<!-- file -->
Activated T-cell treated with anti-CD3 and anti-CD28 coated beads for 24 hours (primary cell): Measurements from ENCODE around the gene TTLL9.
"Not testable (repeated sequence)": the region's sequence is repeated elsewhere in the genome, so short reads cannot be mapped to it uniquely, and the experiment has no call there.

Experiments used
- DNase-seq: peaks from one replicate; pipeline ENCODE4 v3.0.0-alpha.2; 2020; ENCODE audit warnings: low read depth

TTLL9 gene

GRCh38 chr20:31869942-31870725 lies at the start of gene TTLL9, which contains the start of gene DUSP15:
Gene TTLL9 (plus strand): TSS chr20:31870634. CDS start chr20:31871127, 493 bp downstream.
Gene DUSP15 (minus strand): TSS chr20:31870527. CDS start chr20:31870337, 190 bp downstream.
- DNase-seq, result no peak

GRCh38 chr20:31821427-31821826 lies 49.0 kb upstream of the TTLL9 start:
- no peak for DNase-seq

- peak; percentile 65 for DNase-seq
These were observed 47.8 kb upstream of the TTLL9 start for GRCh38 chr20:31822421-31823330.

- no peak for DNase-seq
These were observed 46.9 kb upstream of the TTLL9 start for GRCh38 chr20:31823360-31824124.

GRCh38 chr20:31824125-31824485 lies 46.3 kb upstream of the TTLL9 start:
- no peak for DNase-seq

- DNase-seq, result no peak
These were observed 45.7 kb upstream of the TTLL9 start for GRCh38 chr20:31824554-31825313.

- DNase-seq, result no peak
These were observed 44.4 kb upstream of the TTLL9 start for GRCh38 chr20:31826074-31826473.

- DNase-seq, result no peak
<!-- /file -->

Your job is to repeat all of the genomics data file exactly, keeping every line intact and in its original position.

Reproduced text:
Activated T-cell treated with anti-CD3 and anti-CD28 coated beads for 24 hours (primary cell): Measurements from ENCODE around the gene TTLL9.
"Not testable (repeated sequence)": the region's sequence is repeated elsewhere in the genome, so short reads cannot be mapped to it uniquely, and the experiment has no call there.

Experiments used
- DNase-seq: peaks from one replicate; pipeline ENCODE4 v3.0.0-alpha.2; 2020; ENCODE audit warnings: low read depth

TTLL9 gene

GRCh38 chr20:31869942-31870725 lies at the start of gene TTLL9, which contains the start of gene DUSP15:
Gene TTLL9 (plus strand): TSS chr20:31870634. CDS start chr20:31871127, 493 bp downstream.
Gene DUSP15 (minus strand): TSS chr20:31870527. CDS start chr20:31870337, 190 bp downstream.
- DNase-seq, result no peak

GRCh38 chr20:31821427-31821826 lies 49.0 kb upstream of the TTLL9 start:
- no peak for DNase-seq

- peak; percentile 65 for DNase-seq
These were observed 47.8 kb upstream of the TTLL9 start for GRCh38 chr20:31822421-31823330.

- no peak for DNase-seq
These were observed 46.9 kb upstream of the TTLL9 start for GRCh38 chr20:31823360-31824124.

GRCh38 chr20:31824125-31824485 lies 46.3 kb upstream of the TTLL9 start:
- no peak for DNase-seq

- DNase-seq, result no peak
These were observed 45.7 kb upstream of the TTLL9 start for GRCh38 chr20:31824554-31825313.

- DNase-seq, result no peak
These were observed 44.4 kb upstream of the TTLL9 start for GRCh38 chr20:31826074-31826473.

- DNase-seq, result no peak